Since January, the Education Solutions blog has shared the wisdom of past Toyota Teacher of the Year award winners. The importance of building trust and community has been explored. In conversations, award-winning teachers also emphasized the value of making personal connections with students and their families. Katy Kibbey of Michigan (2008) stated, “Nothing is more important than the relationship.”
As the new school year begins, consider ways to make personal connections with students and families. Patricia Urdialez of Arizona (2011) suggested beginning with an invitation. She explained, “I invite my students into a relationship with family literacy, with me, and with each other--a community bonded with similar goals and experiences.” She encouraged them to come to her room at any time to share ideas, plans, and concerns. She tried to make students feel welcome.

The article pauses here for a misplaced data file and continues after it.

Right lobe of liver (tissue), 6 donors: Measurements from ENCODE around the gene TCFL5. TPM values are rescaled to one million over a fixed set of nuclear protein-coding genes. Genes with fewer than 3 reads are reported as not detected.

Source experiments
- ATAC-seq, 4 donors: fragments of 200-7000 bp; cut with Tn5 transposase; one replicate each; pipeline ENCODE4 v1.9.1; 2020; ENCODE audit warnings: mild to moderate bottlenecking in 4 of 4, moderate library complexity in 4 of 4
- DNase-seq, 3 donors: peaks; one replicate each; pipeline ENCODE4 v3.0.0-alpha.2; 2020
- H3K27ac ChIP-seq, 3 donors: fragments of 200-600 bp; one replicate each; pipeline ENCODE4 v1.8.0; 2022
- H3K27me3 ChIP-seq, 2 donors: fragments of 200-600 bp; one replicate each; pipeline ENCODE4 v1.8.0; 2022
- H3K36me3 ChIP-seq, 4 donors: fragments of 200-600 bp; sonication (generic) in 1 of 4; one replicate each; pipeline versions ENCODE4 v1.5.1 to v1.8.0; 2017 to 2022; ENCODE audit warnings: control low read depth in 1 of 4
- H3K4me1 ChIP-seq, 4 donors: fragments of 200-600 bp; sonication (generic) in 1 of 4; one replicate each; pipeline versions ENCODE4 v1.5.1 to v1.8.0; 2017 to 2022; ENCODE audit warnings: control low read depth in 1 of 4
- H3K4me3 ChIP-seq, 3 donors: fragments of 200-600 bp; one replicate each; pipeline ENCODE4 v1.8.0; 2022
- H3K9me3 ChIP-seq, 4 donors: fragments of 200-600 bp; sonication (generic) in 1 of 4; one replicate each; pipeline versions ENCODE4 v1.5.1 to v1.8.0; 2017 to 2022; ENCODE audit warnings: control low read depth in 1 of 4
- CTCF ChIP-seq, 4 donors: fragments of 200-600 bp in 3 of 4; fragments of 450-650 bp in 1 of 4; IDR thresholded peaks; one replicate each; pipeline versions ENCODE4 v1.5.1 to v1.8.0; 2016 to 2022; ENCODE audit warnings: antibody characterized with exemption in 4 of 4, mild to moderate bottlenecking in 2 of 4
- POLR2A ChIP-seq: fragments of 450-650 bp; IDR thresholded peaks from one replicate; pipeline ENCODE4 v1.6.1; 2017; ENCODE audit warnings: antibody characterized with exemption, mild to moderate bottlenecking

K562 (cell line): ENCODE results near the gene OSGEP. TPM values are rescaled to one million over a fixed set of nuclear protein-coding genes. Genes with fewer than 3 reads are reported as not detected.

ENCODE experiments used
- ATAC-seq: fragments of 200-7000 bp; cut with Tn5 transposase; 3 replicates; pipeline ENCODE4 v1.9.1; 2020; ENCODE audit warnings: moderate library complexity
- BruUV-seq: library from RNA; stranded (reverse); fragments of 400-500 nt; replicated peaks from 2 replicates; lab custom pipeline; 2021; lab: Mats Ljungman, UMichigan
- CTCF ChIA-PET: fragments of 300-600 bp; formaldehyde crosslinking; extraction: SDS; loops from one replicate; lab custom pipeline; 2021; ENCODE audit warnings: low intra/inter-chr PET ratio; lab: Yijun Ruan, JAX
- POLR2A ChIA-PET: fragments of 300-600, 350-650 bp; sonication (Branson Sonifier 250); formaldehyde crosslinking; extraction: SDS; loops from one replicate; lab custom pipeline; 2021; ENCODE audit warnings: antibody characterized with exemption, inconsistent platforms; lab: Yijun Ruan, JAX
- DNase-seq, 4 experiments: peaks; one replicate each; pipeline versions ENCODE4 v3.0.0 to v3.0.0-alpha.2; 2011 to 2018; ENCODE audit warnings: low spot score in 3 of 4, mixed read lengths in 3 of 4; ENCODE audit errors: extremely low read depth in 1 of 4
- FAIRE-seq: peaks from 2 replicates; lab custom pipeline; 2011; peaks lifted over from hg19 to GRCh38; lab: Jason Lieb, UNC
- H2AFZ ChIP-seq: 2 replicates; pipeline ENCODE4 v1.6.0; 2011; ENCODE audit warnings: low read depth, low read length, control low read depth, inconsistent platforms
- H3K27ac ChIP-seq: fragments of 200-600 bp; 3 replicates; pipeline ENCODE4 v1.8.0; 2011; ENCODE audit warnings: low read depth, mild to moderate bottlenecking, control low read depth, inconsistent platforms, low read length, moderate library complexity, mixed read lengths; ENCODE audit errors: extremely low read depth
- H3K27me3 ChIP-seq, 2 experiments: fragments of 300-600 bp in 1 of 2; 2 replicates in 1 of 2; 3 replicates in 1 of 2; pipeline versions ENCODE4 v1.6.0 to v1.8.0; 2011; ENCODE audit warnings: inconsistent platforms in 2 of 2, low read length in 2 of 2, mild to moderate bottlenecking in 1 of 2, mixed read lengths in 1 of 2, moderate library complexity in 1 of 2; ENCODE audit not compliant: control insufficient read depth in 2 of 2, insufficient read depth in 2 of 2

Connecting with students and families can become part of your day-to-day practice. Many classrooms and programs have routines for beginning their time together. Make the focus of these routines relationship building. Amy Hall of Michigan (2005) tried to arrive early every day to make sure she greeted each child and parent upon arrival. Cecilia Ramirez of Arizona (2001) used the attendance-taking time to focus on individual students. When students were absent, she would ask, “Have you heard anything about this person today?... Does this person need support and how can we support her?” Cecilia’s point was to show concern. She added, “This caring and support for each other every morning helped build our community of learners.”